As a result, the best drinking water temperature to have during dinner is hot water because it aids your digestive system. For people who routinely suffer from indigestion, drinking hot or warm water before and during a meal will help activate your digestive system so you can better avoid indigestion. Drinking hot water will also stimulate blood flow to the intestine, which will help prevent constipation.
Constipation can worsen if more digested foodstuff gets backed up. A bigger back up can cause more stomachaches or a very stressful time sitting on the porcelain throne. Hot water can help alleviate those problems by helping to breakdown and flush out the remains of food in your system, making it easier for your body to manage and pass out smoothly through the intestines. That’s probably not a conversation you’d want to have during dinner, though, as you try to convince your companion not to drink cold water.
There are a few different areas where different drinking water temperatures will increase your body’s ability to heal itself. In many instances, it appears that drinking warm to hot water is better for you when your body is not functioning at maximum efficiency.
Nasal and Throat Congestion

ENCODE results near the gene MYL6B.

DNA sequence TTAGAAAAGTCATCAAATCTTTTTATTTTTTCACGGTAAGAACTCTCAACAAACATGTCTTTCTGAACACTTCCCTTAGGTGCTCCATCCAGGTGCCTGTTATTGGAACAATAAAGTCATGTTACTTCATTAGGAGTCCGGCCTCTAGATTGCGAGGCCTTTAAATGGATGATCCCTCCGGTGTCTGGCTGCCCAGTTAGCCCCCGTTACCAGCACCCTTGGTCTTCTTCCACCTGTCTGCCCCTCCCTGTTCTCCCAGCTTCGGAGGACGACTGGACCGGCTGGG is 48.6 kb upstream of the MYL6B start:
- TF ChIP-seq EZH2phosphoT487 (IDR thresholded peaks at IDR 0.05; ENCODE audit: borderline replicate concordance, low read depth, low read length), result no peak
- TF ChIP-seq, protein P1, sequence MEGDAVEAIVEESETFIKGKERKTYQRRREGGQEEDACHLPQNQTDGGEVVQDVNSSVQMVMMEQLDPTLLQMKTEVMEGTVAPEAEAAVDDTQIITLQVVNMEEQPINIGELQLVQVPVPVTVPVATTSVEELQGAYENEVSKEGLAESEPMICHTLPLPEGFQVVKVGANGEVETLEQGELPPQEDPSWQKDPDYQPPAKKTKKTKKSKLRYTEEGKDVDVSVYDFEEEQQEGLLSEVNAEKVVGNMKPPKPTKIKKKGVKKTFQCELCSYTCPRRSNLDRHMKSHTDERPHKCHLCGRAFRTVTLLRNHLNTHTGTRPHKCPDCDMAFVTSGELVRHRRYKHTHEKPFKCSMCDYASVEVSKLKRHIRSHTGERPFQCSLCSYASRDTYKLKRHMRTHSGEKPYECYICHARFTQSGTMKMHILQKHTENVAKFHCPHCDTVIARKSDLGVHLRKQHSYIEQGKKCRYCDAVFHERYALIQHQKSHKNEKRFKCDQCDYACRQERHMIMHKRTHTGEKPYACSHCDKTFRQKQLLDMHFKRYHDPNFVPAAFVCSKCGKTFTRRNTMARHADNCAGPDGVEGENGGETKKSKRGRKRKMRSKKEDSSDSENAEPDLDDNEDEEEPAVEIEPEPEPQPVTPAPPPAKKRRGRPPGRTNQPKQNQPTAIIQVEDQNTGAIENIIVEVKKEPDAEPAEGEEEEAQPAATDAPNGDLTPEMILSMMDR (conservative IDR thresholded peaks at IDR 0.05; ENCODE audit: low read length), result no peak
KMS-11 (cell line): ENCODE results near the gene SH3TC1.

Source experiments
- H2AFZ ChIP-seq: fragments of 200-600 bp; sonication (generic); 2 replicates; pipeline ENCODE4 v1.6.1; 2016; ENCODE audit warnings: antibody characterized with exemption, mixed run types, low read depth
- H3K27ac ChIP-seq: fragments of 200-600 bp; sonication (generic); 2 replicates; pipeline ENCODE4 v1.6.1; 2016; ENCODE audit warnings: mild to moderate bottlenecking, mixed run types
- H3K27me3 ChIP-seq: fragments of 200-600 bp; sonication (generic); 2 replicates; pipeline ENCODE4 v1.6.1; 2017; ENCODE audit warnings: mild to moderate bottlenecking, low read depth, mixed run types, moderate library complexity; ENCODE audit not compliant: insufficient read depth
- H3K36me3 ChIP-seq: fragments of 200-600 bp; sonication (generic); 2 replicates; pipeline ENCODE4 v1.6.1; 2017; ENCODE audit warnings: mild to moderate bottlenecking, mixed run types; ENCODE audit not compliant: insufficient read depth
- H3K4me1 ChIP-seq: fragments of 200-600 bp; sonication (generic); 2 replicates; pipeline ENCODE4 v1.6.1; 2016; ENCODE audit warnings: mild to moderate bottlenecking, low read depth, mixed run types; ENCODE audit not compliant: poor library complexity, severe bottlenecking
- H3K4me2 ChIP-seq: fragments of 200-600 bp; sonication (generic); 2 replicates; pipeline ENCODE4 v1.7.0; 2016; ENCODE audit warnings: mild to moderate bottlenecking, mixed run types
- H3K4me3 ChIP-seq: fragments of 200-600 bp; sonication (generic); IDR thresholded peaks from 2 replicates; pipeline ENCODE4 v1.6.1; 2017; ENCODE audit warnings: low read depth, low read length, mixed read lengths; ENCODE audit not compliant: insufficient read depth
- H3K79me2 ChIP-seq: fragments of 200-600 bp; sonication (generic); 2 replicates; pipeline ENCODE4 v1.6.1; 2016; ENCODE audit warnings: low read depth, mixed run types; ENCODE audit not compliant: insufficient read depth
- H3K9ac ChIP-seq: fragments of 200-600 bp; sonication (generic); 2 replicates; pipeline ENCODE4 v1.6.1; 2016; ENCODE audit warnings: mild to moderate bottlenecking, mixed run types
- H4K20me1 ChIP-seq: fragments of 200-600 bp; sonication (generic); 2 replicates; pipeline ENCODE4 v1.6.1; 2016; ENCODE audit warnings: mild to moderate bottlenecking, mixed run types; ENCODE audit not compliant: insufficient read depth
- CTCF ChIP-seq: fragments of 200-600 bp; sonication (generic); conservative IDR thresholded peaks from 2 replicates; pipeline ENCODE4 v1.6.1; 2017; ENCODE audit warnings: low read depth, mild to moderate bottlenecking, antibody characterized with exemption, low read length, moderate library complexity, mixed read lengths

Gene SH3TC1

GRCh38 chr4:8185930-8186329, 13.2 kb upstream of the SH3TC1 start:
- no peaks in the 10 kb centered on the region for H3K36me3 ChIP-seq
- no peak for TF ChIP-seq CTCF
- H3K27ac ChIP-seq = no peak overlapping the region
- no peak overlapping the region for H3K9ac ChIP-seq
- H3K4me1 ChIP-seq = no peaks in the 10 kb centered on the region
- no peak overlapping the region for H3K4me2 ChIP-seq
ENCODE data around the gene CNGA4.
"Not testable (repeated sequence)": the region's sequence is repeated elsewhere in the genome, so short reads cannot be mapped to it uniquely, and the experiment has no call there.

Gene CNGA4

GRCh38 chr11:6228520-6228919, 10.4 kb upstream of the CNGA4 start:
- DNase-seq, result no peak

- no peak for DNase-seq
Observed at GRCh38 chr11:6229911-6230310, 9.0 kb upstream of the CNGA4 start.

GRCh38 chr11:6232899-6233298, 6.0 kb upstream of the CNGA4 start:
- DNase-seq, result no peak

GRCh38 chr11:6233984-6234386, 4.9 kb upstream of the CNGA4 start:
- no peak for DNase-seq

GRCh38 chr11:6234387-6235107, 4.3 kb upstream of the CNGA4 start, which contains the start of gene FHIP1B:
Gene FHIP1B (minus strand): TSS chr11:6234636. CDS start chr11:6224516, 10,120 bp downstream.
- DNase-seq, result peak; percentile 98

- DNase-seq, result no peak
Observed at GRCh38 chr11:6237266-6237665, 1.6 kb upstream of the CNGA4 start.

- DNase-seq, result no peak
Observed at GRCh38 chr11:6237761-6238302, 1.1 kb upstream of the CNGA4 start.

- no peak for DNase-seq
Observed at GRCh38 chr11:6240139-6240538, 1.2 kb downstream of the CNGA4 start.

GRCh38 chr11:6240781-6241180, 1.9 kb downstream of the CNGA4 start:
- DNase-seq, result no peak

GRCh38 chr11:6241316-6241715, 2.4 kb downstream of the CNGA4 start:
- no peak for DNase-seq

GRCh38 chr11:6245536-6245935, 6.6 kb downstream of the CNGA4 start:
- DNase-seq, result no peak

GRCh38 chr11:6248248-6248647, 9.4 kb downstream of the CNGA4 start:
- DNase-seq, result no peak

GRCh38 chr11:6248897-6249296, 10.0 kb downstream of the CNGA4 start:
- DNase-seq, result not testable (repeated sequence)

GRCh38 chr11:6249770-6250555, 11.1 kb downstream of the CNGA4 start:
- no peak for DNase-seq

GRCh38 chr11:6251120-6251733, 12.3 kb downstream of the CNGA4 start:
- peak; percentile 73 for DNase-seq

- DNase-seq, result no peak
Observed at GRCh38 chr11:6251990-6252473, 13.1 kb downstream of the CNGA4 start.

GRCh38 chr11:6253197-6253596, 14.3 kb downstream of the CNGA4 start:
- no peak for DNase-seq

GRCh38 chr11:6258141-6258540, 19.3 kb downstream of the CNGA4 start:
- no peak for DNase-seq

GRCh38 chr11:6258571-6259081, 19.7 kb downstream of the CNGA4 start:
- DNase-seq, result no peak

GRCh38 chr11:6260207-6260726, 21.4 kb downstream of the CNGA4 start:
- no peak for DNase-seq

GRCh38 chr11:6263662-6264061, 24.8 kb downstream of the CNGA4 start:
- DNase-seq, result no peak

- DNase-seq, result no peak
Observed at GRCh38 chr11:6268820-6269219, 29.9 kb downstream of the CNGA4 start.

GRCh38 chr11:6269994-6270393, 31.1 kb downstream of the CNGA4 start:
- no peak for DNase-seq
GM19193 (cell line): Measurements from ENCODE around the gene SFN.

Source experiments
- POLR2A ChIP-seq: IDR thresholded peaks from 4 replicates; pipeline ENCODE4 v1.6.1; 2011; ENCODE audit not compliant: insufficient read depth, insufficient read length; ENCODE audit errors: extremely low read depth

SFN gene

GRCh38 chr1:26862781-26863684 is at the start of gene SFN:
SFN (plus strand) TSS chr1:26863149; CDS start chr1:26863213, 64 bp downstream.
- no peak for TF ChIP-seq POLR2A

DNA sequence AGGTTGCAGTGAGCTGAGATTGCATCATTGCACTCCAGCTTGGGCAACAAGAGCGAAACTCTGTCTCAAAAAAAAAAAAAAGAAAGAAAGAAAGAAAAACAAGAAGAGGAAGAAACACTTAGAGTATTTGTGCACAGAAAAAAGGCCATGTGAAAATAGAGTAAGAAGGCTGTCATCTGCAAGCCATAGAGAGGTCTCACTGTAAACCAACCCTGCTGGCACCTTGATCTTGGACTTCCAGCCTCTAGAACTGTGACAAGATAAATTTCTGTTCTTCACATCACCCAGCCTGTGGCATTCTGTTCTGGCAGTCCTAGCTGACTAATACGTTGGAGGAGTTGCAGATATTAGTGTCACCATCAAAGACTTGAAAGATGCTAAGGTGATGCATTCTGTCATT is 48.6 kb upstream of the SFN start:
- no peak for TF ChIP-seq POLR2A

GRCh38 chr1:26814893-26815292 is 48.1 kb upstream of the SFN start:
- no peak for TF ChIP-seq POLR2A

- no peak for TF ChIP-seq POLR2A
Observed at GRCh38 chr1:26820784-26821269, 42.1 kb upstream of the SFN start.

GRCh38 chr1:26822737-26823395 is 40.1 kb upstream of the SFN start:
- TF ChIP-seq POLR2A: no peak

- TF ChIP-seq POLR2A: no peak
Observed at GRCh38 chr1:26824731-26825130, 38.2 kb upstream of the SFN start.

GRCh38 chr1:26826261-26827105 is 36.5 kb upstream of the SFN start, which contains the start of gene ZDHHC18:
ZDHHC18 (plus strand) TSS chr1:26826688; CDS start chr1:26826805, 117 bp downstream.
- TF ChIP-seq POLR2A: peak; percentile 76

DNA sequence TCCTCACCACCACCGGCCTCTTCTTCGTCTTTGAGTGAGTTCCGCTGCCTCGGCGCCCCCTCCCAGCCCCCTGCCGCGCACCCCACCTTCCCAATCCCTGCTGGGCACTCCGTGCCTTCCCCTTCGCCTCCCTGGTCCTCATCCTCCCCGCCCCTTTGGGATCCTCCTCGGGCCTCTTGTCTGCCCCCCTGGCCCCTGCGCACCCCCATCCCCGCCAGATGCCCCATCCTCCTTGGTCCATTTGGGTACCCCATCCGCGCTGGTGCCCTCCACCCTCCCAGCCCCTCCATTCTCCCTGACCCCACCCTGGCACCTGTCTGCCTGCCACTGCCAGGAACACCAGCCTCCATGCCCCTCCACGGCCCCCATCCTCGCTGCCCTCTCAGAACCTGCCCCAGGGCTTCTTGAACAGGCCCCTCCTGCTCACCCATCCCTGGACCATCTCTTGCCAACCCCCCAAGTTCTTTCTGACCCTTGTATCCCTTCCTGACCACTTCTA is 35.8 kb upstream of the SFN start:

One of a few reasons why hot water is better than cold water in terms of illness is that it is a natural expectorant, which can break down and clear away mucus from your nose and throat. This makes hot and warm water great for people with a powerful case of the rhinovirus or they routinely suffer from nasal or throat congestion problems. By adding lemon or tea to your hot water, you can increase the taste and health benefits gained from green teas.
Drinking hot water is also a great way to relieve pain. Since warm and hot water improves circulation and helps blood flow to tissues, drinking hot water is a natural way to help reduce joint pain or menstrual cramps. If you’re taking pain killers or medicine, taking those your medication with hot water may help your body break down and absorb the chemicals from that medicine quicker to provide faster relief.